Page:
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Two out of three ETA prisoners are already serving their sentences in prisons in the Basque Country or Navarra

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ETA members Itziar Alberdi Uranga and Juan Jesús Narváez Goñi, aka “Pajas”, two of the ETA inmates who will soon be transferred to prisons in the Basque Country.

The Interior Ministry informed this Tuesday of the next transfer of 12 prisoners from the extinct ETA to prisons in the Basque Country. The announcement comes 12 days after the transfer of another nine inmates linked to the terrorist organization. If they all appear in the following weeks, there will be 119 ETA members already serving their sentences in prisons in Euskadi, managed by the Basque government since October 1st last year. To them must be added another 10 who are already doing so in Pamplona prison, according to figures from EL PAÍS and collated with various prison sources.

This figure means that four years after Pedro Sánchez announced in the summer of 2018 the end of the policy of dispersion instituted by Felipe González’s government in 1989, 73% of ETA members detained in Spain are being held in prisons in the Basque Country or Navarre. Only 48 (23%) remain in prisons dependent on the Interior. To all of them we must add the 18 held in prisons in France. 13 of them occupy a cell in Lannemezan prison, which is closest to Spain. This number would be even higher if these prisons had a women’s module. His absence keeps the four ETA members detained there away.

Itziar Alberdi Uranga and Juan Jesús Narváez Goñi, a couple arrested in February 2014 in Puerto Vallarta (Mexico) and previously held in Logroño prison, are among the ETA detainees whose transfer was announced this Tuesday. The Supreme Court in May 2017 upheld sentences of 296 years each for the murder of two police officers with a parcel bomb on June 11, 1991 in Madrid. The statutory maximum length of imprisonment is 30 years. Three other inmates who are now being transferred were also in Rioja prison: Mikel Ayensa, Iurgi Garitagoitia and Alicia Sáenz de la Cuesta. The other prisoners who are now being transferred to Basque prisons are Manex Zubiaga, Aitor García (both previously in Burgos prison), Zigor Bravo (in Soria prison), Diego Ugarte López de Arkaute (in León prison), Ángel María Tellería and Íñigo Vallejo (the latter two imprisoned in El Dueso in Cantabria).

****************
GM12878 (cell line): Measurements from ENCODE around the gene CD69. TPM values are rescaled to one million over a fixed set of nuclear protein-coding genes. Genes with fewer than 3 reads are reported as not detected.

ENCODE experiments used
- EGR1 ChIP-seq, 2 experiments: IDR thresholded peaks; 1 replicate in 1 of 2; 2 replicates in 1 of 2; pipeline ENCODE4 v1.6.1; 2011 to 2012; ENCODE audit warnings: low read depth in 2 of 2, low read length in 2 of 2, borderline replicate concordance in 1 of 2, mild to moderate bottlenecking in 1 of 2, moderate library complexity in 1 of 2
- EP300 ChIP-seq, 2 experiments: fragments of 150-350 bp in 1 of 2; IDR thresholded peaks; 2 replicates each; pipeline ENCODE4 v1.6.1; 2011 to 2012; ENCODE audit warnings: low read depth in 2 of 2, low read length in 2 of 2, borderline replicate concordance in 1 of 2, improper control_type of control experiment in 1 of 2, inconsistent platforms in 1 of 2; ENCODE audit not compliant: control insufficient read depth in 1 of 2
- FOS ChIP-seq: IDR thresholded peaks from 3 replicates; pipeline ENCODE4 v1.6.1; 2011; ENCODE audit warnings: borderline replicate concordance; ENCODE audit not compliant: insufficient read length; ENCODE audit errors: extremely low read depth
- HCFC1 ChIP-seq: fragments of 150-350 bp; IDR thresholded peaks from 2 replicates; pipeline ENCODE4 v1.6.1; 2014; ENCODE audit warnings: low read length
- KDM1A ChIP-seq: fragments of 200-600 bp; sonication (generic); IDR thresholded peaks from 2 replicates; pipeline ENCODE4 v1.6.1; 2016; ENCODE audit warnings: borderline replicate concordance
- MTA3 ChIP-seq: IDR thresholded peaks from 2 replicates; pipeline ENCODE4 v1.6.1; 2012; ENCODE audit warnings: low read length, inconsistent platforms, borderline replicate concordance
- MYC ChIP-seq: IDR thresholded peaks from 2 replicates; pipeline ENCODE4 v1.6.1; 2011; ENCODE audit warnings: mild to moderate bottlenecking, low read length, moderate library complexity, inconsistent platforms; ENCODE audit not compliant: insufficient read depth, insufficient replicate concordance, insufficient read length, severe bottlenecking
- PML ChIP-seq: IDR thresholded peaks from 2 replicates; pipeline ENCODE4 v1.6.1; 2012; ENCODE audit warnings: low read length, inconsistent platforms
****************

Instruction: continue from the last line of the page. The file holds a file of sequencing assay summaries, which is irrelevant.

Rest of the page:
Both these movements and those announced at the end of July confirm the good harmony between the Ministry of the Interior and the Basque government department, which was confirmed to this newspaper by sources from both departments. When Iñigo Urkullu’s executive took over the management of the three Basque prisons on October 1, of the 192 prisoners held by the terrorist organization in Spain, they contained only 40 men and four women from ETA. In 10 months, those numbers have practically reversed.

Interior Minister Fernando Grande-Marlaska has insisted since the beginning of the rapprochement that these are protected by law and that his aim is nothing other than to facilitate reintegration. Before each transfer, Marlaska personally informs the associations of the victims of terrorism. The PP has criticized the measure from the start, although the Rajoy government has made it easier for 28 prisoners to be given lighter detention regimes, including 11 semi-liberties. With José María Aznar as President and after announcing contacts with ETA in late 1998, the PP reached out to 135 ETA prisoners.

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The PNV also initially criticized the prison policy, but in their case because of the slow transfer of prisoners. That criticism has evaporated in recent months, especially since last July, the Ministry of the Interior symbolically put an end to the policy of dispersing ETA prisoners who remained in prisons in Andalusia by announcing the transfer of the last four inmates of the terrorist organization. Since then, there have been no ETA inmates in the prisons south of Madrid.

The current number of 177 ETA prisoners in Spanish prisons is the lowest in four decades and a far cry from the 559 (plus another 114 in prisons abroad) when the organization announced “a definitive end to the violence” in October 2011; or the 243 (plus 53 in France and one in Portugal) who remained incarcerated in April 2018 when the gang announced its dissolution. Moreover, that number will fall by fifty over the next two years, according to estimates by the Association of Victims of Terrorism (AVT) and Sare, the civic platform in support of prisoners that has called for demonstrations in the Basque Country in recent years to claim yours Approach. After that date, both associations predict a slowdown in releases as a large proportion of ETA members who remain in prison were tried following the 2003 Penal Code reform, which reduced the effective serving of sentences from 30 to 40 years increased.


Source elpais.com

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